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It's Not Easy Being Gray

Spalding Gray brings his Anatomy and memories back to Houston

The last time Spalding Gray was in town, two years ago, he talked to the Press about his fears that he would one day die in Houston. "That whole karma thing" is how he recalled that notion during a recent phone interview in anticipation of his April 15 return, on his Gray's Anatomy tour. Back in 1967, even though he knew his mother was entering a critical phase in her mental illness, Gray left her to take an acting job here at the Alley. His Alley career flopped, his mother committed suicide, and to hear Gray tell it, his life as a performer almost withered on the vine.

Two years ago, a storm was raging as Gray boarded his L.A.-bound plane at Intercontinental. He was 52 then, "the same age as Mother [when she died]," and as Gray looked out the plane window to the flashing lightning, and word came over the intercom that (as Gray recalls it) "we got a real Texas bloomer here," he was certain that was his last day. "I should have taken drugs that day," he says now, in his slightly annoyed, deadpan voice.

Since the subject of his new monologue is mortality and the deterioration of his body, his morbid outlook on Houston makes our city a particularly apt stage for his musings.

Gray's Anatomy begins with Gray's realization that his left eye has crapped out on him, and his fears of what that might imply. If you're familiar with the workings of Gray's mind, you won't be surprised to learn that he immediately fears the worst -- "a brain tumor," as he says in the print version of the monologue. Nor will you be surprised to learn that Gray's response to his physical problem and his fears is both highly idiosyncratic and painfully funny.

Always tempted by the possibility of a return to the womb, Gray remembers his Christian Science childhood and calls a practitioner to pray away his eye problem, "a macula pucker." Imagine the fun-filled anxiety Gray will have with those two strange words.

When the Christian Scientist informs Gray that he must give up his Chinese doctor and rely strictly on prayer, Gray remembers why he left Christian Science in the first place and embarks on a journey of healing. Needless to say, the Mayo Clinic is not on his itinerary. Instead he seeks out, in turn: an American Indian sweat lodge; Dr. Axe, a nutritional ophthalmologist who tells him to eat only raw vegetables and examines him in a contraption Gray calls "the electric chair"; and a Filipino mystic known as "the Elvis Presley of faith healers."

This is Gray's strongest material since Swimming to Cambodia, and in his mind, it's the most universal piece he's ever done.

"Very few people have ever made a film in Thailand [as he did in The Killing Fields, which inspired Swimming to Cambodia], but everyone is afraid of getting sick."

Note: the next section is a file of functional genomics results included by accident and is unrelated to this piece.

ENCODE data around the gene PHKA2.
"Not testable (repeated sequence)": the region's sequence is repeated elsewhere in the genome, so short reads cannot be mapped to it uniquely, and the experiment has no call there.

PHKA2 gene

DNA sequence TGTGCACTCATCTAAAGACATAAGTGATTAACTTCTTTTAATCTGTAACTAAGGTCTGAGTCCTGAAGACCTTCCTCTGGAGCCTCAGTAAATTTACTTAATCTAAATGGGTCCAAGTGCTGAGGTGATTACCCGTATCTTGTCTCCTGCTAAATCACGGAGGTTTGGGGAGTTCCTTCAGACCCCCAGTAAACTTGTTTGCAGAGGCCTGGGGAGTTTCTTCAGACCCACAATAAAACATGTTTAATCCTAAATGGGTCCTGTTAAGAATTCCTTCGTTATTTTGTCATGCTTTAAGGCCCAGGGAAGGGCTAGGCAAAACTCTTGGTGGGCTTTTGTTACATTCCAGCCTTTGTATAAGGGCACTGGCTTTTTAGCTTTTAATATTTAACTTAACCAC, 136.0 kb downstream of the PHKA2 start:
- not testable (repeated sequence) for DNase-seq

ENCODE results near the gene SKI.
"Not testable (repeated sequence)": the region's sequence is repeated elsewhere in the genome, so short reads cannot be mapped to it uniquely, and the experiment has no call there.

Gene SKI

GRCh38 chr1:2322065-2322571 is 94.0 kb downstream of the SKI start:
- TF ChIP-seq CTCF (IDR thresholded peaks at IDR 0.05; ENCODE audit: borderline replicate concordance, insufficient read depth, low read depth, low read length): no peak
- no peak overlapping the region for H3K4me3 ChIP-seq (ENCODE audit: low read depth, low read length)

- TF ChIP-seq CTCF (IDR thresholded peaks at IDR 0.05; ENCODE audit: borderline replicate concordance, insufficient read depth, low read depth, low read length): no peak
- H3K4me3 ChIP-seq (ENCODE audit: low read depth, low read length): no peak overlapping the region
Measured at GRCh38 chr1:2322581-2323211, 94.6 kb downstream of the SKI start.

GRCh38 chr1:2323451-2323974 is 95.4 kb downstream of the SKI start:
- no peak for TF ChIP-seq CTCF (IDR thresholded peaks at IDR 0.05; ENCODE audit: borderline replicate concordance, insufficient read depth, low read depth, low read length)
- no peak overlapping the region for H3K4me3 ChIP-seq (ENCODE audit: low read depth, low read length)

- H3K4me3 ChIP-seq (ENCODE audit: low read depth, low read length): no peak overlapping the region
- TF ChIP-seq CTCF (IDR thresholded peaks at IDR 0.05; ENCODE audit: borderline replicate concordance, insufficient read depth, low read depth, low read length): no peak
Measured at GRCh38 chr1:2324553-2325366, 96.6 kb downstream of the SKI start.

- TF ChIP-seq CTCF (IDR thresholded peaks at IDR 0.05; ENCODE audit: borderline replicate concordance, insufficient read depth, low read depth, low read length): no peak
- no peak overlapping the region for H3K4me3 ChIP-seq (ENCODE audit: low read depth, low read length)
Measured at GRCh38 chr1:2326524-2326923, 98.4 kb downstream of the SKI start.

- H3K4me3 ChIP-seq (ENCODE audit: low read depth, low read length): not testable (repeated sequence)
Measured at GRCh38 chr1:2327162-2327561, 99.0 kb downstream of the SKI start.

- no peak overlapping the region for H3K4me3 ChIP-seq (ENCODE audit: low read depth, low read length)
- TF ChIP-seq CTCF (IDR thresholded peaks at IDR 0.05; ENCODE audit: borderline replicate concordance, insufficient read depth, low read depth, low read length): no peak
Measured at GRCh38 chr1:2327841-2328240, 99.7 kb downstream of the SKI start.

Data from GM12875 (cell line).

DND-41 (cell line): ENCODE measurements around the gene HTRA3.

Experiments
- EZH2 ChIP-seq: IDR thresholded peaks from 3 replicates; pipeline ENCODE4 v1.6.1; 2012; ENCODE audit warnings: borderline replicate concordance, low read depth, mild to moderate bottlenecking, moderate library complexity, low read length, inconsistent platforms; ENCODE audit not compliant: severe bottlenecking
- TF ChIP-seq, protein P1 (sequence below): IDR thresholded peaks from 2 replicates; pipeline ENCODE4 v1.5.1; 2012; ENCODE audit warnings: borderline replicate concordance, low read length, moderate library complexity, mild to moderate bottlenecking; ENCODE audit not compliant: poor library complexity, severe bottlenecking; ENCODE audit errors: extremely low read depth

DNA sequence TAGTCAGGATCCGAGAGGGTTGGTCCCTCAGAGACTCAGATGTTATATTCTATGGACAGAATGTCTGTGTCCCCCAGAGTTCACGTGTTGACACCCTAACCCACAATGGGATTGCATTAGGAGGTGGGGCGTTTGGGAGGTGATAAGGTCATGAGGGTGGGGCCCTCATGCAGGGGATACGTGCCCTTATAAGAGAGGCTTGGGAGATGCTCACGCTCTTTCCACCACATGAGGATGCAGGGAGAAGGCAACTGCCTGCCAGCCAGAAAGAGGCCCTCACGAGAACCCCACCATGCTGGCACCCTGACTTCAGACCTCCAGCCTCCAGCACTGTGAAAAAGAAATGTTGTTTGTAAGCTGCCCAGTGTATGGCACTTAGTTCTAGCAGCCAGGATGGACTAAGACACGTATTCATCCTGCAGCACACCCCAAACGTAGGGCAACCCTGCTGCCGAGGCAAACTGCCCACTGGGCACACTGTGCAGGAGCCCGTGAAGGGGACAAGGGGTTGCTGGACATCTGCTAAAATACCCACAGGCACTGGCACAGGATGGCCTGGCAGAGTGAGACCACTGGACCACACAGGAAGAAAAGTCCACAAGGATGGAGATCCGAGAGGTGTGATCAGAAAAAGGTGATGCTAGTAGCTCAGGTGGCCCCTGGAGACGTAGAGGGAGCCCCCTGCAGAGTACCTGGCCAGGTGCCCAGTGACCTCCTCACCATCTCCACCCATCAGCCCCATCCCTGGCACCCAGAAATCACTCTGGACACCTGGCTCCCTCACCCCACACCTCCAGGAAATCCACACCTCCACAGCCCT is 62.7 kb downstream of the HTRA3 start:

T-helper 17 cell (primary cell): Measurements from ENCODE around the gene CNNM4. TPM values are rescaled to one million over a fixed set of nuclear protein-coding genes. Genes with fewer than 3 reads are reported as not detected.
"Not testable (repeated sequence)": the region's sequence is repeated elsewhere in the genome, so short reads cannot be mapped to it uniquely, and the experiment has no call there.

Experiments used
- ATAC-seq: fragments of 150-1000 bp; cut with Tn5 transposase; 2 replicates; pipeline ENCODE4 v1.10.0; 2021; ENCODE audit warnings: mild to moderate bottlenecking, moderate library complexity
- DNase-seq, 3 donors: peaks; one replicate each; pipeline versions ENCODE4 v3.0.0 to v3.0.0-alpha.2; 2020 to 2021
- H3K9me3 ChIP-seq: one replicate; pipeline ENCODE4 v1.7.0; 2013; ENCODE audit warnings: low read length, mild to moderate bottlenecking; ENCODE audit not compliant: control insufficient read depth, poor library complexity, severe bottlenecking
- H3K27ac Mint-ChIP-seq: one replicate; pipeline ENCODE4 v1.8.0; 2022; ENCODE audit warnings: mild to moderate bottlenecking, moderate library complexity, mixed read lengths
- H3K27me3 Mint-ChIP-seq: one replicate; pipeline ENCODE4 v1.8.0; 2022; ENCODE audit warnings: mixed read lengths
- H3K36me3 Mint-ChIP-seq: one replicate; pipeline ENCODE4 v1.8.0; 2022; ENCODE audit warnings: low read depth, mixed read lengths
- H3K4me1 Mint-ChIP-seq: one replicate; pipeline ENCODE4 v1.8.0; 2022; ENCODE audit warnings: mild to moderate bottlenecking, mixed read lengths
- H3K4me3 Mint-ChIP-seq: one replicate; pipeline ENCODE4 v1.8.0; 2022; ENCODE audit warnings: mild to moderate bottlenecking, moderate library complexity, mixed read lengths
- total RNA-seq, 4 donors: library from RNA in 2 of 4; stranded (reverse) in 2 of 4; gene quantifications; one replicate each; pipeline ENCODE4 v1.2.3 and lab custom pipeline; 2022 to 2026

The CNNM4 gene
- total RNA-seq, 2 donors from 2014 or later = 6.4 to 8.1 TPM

For that reason, "this monologue is a classic. I could play it for years," even though he currently plans to retire it in August.

This time his quest "is both metaphysical and typical," says Gray. "The search for a doctor is so primitive. There is literally no science."

Gray isn't sure what he'll do next. He says his private life "has become too personal" -- filled with secrets too deep to be converted into a soul-baring monologue. When I remind him that he said the same thing two years ago, he responds, "I'm serious this time!" To be fair, the material in Gray's Anatomy is taken from a period before the apparent ultra-sensitivity of his current life.

Gray continues to act in movies, though he says film isn't as satisfying as monologues. "In film," he explains, "the ultimate goal is celluloid. The ultimate goal is to destroy me and convert me into an image. All you're taking is my aura." He recalls recently filming a scene with Patricia Arquette in which she has rejected his advances and walks away, leaving him to utter his closing line "to the bar." But "I couldn't notplay to the camera. She was gone. Who else did I have to talk to?"

He doesn't plan to write fiction again. His novel, Impossible Vacation, was not particularly successful, and he suffers an uneasy relationship with this medium as well. "John Updike uses the same words as I do: 'the,' 'and,' 'of.' There's no getting around it, even though the books themselves might be very different."

"I'm fueled not by what could have happened. That's fiction," Gray says. Instead, he's interested in re-creating reality, in going back and selecting his truths from what really happened. "Memory," he says, "is a creative act."

It is uniquely Gray's creative act, and his monologues push that creativity to the limit. His monologues are inspired by memory, but they are total performance.

"They [the audience] don't know I'm acting. But I do make discoveries in front of the audience, and they sense this. Then the next night I play it as if I'm still making a 'discovery.' "

Finally, Gray refers to the very public state of his mental health. In a previous monologue he spoke at length of his Freudian Auschwitz-survivor of a therapist. Now Gray feels betrayed by the man, who recently died.

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